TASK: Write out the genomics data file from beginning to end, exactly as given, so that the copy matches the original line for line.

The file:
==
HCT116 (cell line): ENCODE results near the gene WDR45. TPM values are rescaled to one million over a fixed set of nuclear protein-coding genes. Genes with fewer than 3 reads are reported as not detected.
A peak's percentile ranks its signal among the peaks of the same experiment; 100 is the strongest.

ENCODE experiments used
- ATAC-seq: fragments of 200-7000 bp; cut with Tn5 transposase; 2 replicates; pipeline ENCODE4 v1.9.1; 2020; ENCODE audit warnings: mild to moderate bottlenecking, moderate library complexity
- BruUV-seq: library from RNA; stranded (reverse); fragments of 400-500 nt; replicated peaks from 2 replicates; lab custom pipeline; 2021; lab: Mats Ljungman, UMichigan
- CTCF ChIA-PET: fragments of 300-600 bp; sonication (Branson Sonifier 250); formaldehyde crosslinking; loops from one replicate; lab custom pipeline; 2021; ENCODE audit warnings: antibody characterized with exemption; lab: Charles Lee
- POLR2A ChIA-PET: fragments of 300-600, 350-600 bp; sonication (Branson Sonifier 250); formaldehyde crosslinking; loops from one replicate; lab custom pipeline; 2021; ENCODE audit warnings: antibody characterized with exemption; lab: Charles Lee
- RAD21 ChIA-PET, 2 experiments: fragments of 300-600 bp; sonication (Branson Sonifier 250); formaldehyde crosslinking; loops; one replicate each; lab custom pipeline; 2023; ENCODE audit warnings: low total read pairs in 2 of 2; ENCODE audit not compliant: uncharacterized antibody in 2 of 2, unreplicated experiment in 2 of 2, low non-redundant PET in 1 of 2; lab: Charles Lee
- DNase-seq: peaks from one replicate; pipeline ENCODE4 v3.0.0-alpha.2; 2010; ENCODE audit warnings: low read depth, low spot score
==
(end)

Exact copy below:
HCT116 (cell line): ENCODE results near the gene WDR45. TPM values are rescaled to one million over a fixed set of nuclear protein-coding genes. Genes with fewer than 3 reads are reported as not detected.
A peak's percentile ranks its signal among the peaks of the same experiment; 100 is the strongest.

ENCODE experiments used
- ATAC-seq: fragments of 200-7000 bp; cut with Tn5 transposase; 2 replicates; pipeline ENCODE4 v1.9.1; 2020; ENCODE audit warnings: mild to moderate bottlenecking, moderate library complexity
- BruUV-seq: library from RNA; stranded (reverse); fragments of 400-500 nt; replicated peaks from 2 replicates; lab custom pipeline; 2021; lab: Mats Ljungman, UMichigan
- CTCF ChIA-PET: fragments of 300-600 bp; sonication (Branson Sonifier 250); formaldehyde crosslinking; loops from one replicate; lab custom pipeline; 2021; ENCODE audit warnings: antibody characterized with exemption; lab: Charles Lee
- POLR2A ChIA-PET: fragments of 300-600, 350-600 bp; sonication (Branson Sonifier 250); formaldehyde crosslinking; loops from one replicate; lab custom pipeline; 2021; ENCODE audit warnings: antibody characterized with exemption; lab: Charles Lee
- RAD21 ChIA-PET, 2 experiments: fragments of 300-600 bp; sonication (Branson Sonifier 250); formaldehyde crosslinking; loops; one replicate each; lab custom pipeline; 2023; ENCODE audit warnings: low total read pairs in 2 of 2; ENCODE audit not compliant: uncharacterized antibody in 2 of 2, unreplicated experiment in 2 of 2, low non-redundant PET in 1 of 2; lab: Charles Lee
- DNase-seq: peaks from one replicate; pipeline ENCODE4 v3.0.0-alpha.2; 2010; ENCODE audit warnings: low read depth, low spot score